HPS: The truth, if I could, I would be working large scale pieces all the time. It's not always possible to be working on multiple, giant pieces at the same time with the space I have, so I end up having to work smaller. With that said, though, each individual [geometric] piece in each painting is a smaller piece of work in itself. The little details, even in their flatness, become their own environment.

    “Untitled”, “Shapeshifting” and “Wiggle World (The World is Wiggly)”, mostly layered oil paint pieces, are all completely painted by hand—without the help of tape. “Untitled” has a bit of acrylic in it, but this is indiscernible because of the paint's matte quality. You need to look at the work very closely to see the little details of the brushstroke, texture of the canvas. In my smaller works, these details create far more intimate spaces. Whereas looking at “Shapeshifting” each fragment is much larger—there’s more going on within [that] given section. This creates a different experience for me and the viewer. When I’m creating smaller works, I’m more enclosed in them and with bigger works, the process feels far more physical.

MRG: A lot of aspects in your work suggest total control: you’re mixing your own colors, making your own frames. You stretch your own canvas. There’s a lot of self-agency in your work.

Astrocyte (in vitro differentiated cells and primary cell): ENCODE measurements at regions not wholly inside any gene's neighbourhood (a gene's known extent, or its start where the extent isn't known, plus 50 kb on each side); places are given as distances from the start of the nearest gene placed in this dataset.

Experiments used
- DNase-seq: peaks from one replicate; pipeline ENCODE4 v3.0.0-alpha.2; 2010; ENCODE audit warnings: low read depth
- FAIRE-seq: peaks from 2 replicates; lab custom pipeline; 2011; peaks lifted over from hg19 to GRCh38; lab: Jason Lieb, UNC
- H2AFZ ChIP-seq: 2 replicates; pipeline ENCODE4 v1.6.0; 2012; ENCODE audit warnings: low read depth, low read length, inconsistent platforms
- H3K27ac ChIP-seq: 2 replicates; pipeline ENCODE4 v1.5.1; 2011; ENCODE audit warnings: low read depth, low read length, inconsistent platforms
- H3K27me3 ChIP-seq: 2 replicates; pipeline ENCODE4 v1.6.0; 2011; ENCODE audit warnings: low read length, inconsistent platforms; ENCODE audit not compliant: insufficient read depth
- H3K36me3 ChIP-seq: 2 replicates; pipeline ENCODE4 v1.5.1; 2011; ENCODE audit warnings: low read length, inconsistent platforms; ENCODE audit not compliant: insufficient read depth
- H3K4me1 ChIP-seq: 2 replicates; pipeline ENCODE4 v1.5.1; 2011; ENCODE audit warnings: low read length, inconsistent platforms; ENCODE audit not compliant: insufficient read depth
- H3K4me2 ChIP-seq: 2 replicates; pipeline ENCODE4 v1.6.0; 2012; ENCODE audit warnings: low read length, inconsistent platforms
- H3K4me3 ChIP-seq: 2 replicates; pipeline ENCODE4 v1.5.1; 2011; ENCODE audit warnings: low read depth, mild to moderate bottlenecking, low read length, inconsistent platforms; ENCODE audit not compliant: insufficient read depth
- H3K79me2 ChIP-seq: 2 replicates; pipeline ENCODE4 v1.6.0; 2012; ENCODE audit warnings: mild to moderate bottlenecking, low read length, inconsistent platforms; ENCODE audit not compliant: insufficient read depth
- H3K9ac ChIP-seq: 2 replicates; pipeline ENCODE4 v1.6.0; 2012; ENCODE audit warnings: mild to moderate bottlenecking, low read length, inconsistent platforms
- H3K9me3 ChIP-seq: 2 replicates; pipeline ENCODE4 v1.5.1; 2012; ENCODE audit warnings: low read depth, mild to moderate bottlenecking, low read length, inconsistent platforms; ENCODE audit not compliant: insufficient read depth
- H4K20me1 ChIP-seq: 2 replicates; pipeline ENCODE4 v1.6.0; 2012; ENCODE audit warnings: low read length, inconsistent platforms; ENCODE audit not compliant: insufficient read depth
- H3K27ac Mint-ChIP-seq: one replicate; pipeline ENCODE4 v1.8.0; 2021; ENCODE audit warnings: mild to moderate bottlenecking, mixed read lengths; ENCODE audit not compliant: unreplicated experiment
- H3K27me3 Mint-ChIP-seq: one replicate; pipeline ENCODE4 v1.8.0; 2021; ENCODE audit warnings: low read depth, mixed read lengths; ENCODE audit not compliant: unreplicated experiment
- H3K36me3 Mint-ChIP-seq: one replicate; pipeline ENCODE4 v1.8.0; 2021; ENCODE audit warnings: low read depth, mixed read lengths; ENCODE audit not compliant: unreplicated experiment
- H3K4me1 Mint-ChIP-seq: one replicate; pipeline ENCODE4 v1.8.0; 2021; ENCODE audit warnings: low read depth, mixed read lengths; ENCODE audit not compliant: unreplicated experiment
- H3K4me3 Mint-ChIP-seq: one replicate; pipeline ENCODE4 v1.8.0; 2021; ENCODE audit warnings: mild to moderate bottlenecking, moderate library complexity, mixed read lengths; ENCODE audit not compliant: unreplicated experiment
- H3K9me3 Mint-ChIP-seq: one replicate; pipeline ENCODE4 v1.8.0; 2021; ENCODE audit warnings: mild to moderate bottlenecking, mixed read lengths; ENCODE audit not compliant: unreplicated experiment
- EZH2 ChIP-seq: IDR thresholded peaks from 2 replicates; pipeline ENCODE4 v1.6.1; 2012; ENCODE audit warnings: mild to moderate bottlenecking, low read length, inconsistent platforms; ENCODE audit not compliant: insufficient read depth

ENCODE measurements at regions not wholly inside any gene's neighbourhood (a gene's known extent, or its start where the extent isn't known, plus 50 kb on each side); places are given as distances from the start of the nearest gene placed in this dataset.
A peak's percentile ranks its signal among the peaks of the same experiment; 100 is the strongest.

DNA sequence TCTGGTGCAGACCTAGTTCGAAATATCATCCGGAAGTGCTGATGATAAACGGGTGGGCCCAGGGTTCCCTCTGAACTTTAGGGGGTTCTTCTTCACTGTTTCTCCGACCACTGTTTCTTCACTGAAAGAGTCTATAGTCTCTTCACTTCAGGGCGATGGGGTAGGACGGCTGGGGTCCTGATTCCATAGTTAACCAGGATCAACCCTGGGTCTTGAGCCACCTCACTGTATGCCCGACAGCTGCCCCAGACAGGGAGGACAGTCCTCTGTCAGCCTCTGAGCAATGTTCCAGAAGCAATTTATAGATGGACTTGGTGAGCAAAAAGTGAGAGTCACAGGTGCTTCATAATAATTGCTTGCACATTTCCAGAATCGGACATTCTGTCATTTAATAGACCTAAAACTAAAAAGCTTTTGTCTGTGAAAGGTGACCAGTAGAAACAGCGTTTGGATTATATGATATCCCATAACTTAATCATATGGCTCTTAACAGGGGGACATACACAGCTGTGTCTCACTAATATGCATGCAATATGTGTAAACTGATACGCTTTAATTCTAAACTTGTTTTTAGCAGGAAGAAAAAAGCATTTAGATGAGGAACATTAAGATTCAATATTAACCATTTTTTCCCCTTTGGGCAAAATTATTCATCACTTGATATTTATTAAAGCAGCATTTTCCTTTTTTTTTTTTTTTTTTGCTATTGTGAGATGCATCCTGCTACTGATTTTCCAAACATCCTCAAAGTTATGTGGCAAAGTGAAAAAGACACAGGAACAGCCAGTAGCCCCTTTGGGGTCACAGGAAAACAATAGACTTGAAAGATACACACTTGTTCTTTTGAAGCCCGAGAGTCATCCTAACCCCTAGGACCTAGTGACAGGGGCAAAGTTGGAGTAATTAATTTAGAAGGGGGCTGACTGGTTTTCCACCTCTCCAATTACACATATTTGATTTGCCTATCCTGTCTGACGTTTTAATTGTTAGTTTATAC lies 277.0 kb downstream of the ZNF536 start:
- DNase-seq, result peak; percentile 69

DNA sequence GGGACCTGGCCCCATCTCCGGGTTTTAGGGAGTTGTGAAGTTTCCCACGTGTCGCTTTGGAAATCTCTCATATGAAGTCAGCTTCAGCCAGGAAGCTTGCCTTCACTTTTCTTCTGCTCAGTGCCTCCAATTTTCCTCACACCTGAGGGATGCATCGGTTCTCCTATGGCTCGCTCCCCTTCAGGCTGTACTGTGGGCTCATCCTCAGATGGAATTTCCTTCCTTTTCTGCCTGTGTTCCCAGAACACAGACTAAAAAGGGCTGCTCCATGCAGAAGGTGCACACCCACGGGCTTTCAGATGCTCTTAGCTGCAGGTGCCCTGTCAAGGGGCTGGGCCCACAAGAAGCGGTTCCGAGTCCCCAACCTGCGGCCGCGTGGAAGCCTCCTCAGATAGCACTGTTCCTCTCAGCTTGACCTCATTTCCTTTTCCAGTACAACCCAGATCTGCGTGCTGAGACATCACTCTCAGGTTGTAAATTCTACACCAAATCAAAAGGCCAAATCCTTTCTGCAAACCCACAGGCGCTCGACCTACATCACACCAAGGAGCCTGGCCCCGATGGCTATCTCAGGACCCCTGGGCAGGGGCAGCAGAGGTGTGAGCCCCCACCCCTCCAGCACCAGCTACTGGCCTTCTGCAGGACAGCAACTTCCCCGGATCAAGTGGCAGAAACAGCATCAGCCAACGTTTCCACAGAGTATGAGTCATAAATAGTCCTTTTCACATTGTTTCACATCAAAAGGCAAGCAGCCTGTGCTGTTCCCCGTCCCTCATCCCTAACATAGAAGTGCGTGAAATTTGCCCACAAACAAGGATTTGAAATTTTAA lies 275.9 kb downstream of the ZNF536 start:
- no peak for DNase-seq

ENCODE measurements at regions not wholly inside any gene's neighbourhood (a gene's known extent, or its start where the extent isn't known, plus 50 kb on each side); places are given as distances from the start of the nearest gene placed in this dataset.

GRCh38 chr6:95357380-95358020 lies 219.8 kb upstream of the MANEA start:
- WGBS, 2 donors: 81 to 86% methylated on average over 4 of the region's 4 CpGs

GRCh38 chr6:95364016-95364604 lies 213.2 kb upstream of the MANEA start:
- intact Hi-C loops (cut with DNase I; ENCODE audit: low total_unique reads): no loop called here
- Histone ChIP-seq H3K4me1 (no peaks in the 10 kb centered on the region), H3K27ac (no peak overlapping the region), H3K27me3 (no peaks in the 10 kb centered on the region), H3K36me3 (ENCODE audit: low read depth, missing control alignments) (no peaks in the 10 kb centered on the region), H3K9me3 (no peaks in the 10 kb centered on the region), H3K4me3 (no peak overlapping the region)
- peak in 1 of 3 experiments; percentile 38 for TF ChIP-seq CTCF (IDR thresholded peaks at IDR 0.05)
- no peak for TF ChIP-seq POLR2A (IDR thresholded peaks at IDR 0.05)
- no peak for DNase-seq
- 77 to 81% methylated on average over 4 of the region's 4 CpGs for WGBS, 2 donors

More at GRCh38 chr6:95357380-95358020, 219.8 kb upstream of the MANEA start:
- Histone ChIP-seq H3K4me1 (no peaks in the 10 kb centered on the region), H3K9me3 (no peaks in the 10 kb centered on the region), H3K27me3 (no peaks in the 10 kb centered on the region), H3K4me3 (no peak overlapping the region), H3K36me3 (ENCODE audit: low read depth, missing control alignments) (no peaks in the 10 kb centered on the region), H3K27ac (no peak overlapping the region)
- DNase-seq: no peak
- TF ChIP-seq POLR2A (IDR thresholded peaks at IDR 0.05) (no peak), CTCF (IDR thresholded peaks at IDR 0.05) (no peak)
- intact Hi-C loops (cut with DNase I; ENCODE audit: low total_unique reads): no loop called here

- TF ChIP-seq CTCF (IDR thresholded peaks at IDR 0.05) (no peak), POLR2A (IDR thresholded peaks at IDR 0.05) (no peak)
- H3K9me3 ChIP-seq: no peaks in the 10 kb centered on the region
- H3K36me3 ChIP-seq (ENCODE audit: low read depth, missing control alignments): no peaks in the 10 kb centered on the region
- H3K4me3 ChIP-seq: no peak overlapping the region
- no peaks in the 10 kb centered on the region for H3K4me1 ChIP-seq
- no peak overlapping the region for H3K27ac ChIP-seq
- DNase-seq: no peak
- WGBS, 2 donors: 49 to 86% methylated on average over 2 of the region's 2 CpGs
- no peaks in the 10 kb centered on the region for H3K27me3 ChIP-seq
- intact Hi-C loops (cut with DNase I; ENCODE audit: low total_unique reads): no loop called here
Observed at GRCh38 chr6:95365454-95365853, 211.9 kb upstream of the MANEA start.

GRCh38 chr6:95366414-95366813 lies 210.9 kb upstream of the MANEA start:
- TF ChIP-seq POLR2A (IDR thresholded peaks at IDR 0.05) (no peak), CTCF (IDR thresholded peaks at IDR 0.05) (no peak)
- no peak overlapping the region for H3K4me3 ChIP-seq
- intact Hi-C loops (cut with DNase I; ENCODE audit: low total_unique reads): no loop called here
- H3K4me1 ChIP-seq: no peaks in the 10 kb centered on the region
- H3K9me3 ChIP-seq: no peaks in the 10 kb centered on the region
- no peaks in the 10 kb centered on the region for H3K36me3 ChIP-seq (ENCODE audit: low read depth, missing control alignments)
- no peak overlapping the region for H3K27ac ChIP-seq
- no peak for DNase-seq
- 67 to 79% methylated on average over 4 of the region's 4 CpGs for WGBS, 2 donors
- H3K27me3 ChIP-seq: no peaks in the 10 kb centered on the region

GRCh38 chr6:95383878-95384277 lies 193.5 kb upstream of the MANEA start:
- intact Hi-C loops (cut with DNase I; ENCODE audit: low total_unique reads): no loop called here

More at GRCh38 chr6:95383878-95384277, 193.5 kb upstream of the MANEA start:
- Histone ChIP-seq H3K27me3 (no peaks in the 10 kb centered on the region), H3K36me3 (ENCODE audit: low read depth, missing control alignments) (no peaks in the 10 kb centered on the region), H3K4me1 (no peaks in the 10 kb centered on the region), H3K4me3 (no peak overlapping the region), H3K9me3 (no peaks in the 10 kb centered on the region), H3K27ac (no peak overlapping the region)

HPS: I think you’ve picked up on a big aspect of my personality, my trying to control things… which is why, (laughs), in my newer works, I’ve been making an effort to let things go, to make more improvisational works. “The Wiggle World (The World is Wiggly)" is reflective of my trying to let go. I had initially sketched it out as I usually do with my works, but in the process of filling it out, I started to create some impromptu forms— I was no longer figuring it out in a strictly mathematical way. •

"The Chip", Paintings by Hannah Perry Saucier, runs through to September 17, 2017 at Matthew Rachman Gallery.

ABOUT THE ARTIST: HANNAH PERRY SAUCIER RECEIVED HER BFA FROM THE SCHOOL OF THE ART INSTITUTE OF CHICAGO, AND HAS STUDIED IN ISTANBUL, TURKEY (HISAR EGITIM VAKFI, 2008-2009), PRETORIA, SOUTH AFRICA (THE UNIVERSITY OF PRETORIA, 2012), SAUGATUCK, MICHIGAN (OX-BOW SCHOOL OF ART, 2013), AND FURTHERED HER WORK IN BANGKOK, THAILAND. SHE CURRENTLY LIVES IN BARCELONA, SPAIN.

Julia Kulon
FEATURED IN AUGUST

Set of Jens Risom Lounge Chairs

“Take special notice of the frames of these lounge chairs, as Jens Risom was one of the first designers to bring Scandinavian design into American furniture. The rich plum velvet would serve well in a living room needing dark color.”

Set of DCM Chairs